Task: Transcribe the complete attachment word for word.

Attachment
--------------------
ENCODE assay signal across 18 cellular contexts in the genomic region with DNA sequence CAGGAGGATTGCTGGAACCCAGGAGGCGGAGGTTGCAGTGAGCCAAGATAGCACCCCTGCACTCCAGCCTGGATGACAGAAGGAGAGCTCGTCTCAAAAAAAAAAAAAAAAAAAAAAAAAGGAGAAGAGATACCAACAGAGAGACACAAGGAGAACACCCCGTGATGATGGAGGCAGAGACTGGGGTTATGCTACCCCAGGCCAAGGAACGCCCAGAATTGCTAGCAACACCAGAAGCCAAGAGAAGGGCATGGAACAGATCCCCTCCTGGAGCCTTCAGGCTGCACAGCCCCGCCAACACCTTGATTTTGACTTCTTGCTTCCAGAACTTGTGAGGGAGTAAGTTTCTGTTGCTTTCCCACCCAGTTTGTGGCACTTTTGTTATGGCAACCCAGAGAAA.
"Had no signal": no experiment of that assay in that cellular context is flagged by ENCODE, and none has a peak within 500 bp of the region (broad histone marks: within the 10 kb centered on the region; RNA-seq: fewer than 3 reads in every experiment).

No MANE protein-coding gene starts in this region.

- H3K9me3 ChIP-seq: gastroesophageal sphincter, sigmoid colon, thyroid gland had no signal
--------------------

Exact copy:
ENCODE assay signal across 18 cellular contexts in the genomic region with DNA sequence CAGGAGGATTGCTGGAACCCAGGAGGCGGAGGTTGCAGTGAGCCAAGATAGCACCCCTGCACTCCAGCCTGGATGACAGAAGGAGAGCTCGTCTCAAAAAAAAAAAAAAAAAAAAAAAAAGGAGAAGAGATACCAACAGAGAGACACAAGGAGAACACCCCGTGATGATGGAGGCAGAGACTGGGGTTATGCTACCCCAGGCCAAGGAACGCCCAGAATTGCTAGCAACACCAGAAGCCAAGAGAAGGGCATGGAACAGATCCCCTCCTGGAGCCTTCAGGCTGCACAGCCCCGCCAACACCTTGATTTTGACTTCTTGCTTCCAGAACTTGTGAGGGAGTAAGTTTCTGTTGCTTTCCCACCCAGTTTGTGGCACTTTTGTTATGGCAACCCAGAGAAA.
"Had no signal": no experiment of that assay in that cellular context is flagged by ENCODE, and none has a peak within 500 bp of the region (broad histone marks: within the 10 kb centered on the region; RNA-seq: fewer than 3 reads in every experiment).

No MANE protein-coding gene starts in this region.

- H3K9me3 ChIP-seq: gastroesophageal sphincter, sigmoid colon, thyroid gland had no signal